Sunday, July 14, 2013

EC cleaning up electoral rolls, says it will issue regular reports

Stung by repeated criticisms over tainted electoral rolls, the Election Commission (EC) has formed an internal committee to clean up the voter lists with the first report to be released later this month.

EC deputy chairman Datuk Wan Ahmad Wan Omar (pic) said the committee began work after the May 5 general elections and would ensure the rolls for the next elections would be reliable and free from controversy.

"It is the EC's main priority to review the electoral rolls which has been said to be problematic by certain quarters.

"EC officials from all states are working together to clean up the electoral rolls and the committee will issue a report this month and from time to time," Wan Ahmad told The Malaysian Insider in Kuala Lumpur.

Electoral watchdog Bersih 2.0 and other civil groups have been asking for the rolls to be cleaned up since Election 2008, after allegations surfaced of phantom voters and foreigners in the lists based on identity cards issued by the National Registration Department.

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Some 13.3 million people are registered to vote in Malaysia, which has a 29.3 million population.

Bersih 2.0 co-chairman Datuk S.Ambiga told a forum last Saturday that she did not rule out another rally to protest the electoral rolls if the EC failed to clean it up before conducting a parliamentary seat redelineation exercise this year.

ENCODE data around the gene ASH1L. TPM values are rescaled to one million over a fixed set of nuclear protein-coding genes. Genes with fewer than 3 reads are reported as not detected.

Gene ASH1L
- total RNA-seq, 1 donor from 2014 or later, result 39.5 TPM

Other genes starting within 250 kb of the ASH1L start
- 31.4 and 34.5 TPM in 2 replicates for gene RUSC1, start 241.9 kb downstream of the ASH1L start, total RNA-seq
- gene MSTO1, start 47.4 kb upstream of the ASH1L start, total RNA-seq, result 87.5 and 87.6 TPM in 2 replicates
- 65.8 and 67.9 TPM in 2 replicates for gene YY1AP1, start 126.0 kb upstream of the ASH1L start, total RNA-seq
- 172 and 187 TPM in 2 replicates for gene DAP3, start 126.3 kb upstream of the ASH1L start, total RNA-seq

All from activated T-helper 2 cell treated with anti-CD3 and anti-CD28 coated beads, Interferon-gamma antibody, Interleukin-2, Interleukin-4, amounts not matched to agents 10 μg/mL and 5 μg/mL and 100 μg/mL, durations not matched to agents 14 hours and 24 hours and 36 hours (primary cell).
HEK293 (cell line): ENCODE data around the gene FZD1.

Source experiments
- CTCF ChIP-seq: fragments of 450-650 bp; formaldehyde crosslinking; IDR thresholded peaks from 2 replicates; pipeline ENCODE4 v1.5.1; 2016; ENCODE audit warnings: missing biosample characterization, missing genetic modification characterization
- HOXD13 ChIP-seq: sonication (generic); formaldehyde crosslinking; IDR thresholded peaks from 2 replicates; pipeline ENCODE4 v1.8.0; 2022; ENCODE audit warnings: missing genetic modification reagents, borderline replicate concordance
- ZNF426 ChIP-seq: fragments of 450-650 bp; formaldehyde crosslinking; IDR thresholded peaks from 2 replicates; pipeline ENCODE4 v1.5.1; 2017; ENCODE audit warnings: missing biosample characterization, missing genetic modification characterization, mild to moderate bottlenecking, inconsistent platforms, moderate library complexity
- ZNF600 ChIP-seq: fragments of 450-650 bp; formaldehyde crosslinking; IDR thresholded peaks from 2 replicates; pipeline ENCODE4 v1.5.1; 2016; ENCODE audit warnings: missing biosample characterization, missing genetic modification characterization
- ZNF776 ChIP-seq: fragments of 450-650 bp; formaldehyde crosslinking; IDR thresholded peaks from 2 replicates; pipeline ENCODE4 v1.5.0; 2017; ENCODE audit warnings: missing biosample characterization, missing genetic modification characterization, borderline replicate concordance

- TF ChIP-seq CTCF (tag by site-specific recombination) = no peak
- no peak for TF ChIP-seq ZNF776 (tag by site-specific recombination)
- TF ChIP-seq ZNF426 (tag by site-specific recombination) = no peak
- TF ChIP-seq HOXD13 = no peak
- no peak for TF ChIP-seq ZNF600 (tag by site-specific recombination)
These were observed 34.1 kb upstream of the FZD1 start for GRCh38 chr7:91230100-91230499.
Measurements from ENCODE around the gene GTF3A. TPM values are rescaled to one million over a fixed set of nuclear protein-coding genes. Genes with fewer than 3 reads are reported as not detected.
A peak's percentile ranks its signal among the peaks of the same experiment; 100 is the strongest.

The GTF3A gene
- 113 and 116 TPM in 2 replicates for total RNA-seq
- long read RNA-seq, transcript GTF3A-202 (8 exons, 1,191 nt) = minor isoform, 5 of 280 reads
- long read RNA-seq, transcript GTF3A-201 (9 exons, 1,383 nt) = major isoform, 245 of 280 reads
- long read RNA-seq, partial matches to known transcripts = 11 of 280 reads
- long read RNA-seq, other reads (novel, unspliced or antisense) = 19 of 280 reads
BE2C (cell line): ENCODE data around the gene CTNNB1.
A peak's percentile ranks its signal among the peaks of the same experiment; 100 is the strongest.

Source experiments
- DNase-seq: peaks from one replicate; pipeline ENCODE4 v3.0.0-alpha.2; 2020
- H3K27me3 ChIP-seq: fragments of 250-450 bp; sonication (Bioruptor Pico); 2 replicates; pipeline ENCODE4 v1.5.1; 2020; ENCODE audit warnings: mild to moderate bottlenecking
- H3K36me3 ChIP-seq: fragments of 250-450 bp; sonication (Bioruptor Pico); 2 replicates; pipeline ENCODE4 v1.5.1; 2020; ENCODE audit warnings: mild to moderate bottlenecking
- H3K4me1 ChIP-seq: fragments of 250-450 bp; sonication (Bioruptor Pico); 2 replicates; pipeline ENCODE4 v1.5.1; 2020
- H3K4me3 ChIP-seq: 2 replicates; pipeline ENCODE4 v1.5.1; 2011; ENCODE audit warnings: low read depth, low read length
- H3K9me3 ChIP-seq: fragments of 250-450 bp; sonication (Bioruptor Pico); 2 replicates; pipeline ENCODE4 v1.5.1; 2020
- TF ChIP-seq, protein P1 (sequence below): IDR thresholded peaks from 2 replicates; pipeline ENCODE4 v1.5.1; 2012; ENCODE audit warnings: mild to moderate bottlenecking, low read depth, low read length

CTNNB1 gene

The Federal Constitution says a redelineation exercise can be carried out every eight years. The last was in 2003.

Wan Ahmad told The Malaysian Insider that those who ridiculed the EC's efforts in carrying out the exercise should view it positively and with a rational mind.

"The last redelineation was done in 2003, so the EC could repeat the process in 2011 but did not do so in preparation for the 13th general election

"Do we want the process to be done in another 20 years?" he asked.

Wan Ahmad criticised Bersih 2.0 for making accusations without getting to know what the EC had been doing to ensure a better conduct of general elections in Malaysia.

On the use of indelible ink in the Kuala Besut by-election, Wan Ahmad said that the EC had decided to have voters dip their finger into the bottle, as there were reports during the general election of polling clerks who applied it 'unevenly'.

This he said had resulted in the ink not being able to last for a specified period.

"The indelible ink is only an additional measure to prevent instances of double voting and what's more important is the MyKad.

"We have to understand that in the recently polls, the EC has enforced the ruling for the voters to have the ink applied on their finger. So there was bound to be some unavoidable problems," the EC deputy chairman said.

When asked about the percentage of silver nitrate in the ink to be used in the by-election, Wan Ahmad said the EC would demonstrate the difference between applying and dipping fingers in a bottle in a press conference soon.

PKR vice-president Nurul Izzah Anwar had said the party would file a civil action today against the EC over the indelible ink fiasco. - 15 July 2014.

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